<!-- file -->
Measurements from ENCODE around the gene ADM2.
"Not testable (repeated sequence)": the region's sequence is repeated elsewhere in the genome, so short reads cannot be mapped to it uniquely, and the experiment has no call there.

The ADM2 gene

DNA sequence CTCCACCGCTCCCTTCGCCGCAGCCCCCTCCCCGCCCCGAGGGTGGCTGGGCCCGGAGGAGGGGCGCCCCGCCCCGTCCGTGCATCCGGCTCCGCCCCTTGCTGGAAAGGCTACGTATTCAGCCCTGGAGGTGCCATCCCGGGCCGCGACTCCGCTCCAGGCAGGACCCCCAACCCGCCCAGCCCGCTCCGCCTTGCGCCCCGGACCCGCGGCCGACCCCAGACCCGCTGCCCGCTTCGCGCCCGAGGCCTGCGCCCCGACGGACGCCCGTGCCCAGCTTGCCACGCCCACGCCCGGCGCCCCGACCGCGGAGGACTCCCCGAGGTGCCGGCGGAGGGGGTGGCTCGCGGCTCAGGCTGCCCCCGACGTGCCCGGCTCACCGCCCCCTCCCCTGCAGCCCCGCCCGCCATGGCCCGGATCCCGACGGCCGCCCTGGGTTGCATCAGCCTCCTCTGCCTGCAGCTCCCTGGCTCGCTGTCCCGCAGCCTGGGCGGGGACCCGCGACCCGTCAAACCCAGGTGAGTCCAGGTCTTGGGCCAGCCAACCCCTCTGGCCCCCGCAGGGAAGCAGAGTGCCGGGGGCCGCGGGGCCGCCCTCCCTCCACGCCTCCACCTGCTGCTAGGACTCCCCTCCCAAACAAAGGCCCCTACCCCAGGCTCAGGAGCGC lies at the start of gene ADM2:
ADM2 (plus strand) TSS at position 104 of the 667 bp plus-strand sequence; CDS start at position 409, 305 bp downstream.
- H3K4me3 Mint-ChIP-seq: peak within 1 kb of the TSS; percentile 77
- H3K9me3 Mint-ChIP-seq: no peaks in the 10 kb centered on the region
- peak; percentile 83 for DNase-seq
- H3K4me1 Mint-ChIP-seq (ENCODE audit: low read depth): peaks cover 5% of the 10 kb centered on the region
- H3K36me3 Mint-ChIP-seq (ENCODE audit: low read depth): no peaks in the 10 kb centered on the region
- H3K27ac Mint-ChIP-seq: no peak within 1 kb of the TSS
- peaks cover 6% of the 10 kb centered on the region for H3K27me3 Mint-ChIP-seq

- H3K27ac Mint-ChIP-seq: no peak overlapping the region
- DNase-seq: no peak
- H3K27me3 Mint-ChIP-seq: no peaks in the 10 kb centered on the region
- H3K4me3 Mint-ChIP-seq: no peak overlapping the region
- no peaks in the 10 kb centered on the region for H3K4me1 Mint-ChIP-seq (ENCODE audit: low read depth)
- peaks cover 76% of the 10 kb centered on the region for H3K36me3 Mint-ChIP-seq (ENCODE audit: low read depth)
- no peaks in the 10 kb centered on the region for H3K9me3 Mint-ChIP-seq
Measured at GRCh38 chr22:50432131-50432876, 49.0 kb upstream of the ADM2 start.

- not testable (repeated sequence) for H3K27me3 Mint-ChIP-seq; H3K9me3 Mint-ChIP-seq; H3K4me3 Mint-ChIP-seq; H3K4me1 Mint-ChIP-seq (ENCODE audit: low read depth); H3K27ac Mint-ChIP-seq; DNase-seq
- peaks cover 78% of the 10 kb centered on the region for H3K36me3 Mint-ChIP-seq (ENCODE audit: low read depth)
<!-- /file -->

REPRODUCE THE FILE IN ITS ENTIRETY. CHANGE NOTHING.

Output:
Measurements from ENCODE around the gene ADM2.
"Not testable (repeated sequence)": the region's sequence is repeated elsewhere in the genome, so short reads cannot be mapped to it uniquely, and the experiment has no call there.

The ADM2 gene

DNA sequence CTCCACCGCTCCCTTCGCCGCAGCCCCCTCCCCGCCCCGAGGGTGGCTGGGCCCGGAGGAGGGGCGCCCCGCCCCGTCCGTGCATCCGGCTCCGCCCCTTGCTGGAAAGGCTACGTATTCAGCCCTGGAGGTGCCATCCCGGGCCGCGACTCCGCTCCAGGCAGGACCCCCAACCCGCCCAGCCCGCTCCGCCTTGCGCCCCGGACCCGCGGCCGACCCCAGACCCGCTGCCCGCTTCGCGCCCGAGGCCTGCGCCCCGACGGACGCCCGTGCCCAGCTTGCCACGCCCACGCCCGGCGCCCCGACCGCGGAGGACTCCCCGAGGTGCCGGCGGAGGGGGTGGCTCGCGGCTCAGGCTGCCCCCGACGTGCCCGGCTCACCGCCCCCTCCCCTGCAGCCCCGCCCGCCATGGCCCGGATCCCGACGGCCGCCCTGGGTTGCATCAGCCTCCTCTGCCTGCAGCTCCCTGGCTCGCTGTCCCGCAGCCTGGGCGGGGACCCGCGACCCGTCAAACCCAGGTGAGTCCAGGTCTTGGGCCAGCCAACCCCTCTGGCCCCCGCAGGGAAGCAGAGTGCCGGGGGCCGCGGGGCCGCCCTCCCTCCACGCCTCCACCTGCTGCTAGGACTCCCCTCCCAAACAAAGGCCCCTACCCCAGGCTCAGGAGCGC lies at the start of gene ADM2:
ADM2 (plus strand) TSS at position 104 of the 667 bp plus-strand sequence; CDS start at position 409, 305 bp downstream.
- H3K4me3 Mint-ChIP-seq: peak within 1 kb of the TSS; percentile 77
- H3K9me3 Mint-ChIP-seq: no peaks in the 10 kb centered on the region
- peak; percentile 83 for DNase-seq
- H3K4me1 Mint-ChIP-seq (ENCODE audit: low read depth): peaks cover 5% of the 10 kb centered on the region
- H3K36me3 Mint-ChIP-seq (ENCODE audit: low read depth): no peaks in the 10 kb centered on the region
- H3K27ac Mint-ChIP-seq: no peak within 1 kb of the TSS
- peaks cover 6% of the 10 kb centered on the region for H3K27me3 Mint-ChIP-seq

- H3K27ac Mint-ChIP-seq: no peak overlapping the region
- DNase-seq: no peak
- H3K27me3 Mint-ChIP-seq: no peaks in the 10 kb centered on the region
- H3K4me3 Mint-ChIP-seq: no peak overlapping the region
- no peaks in the 10 kb centered on the region for H3K4me1 Mint-ChIP-seq (ENCODE audit: low read depth)
- peaks cover 76% of the 10 kb centered on the region for H3K36me3 Mint-ChIP-seq (ENCODE audit: low read depth)
- no peaks in the 10 kb centered on the region for H3K9me3 Mint-ChIP-seq
Measured at GRCh38 chr22:50432131-50432876, 49.0 kb upstream of the ADM2 start.

- not testable (repeated sequence) for H3K27me3 Mint-ChIP-seq; H3K9me3 Mint-ChIP-seq; H3K4me3 Mint-ChIP-seq; H3K4me1 Mint-ChIP-seq (ENCODE audit: low read depth); H3K27ac Mint-ChIP-seq; DNase-seq
- peaks cover 78% of the 10 kb centered on the region for H3K36me3 Mint-ChIP-seq (ENCODE audit: low read depth)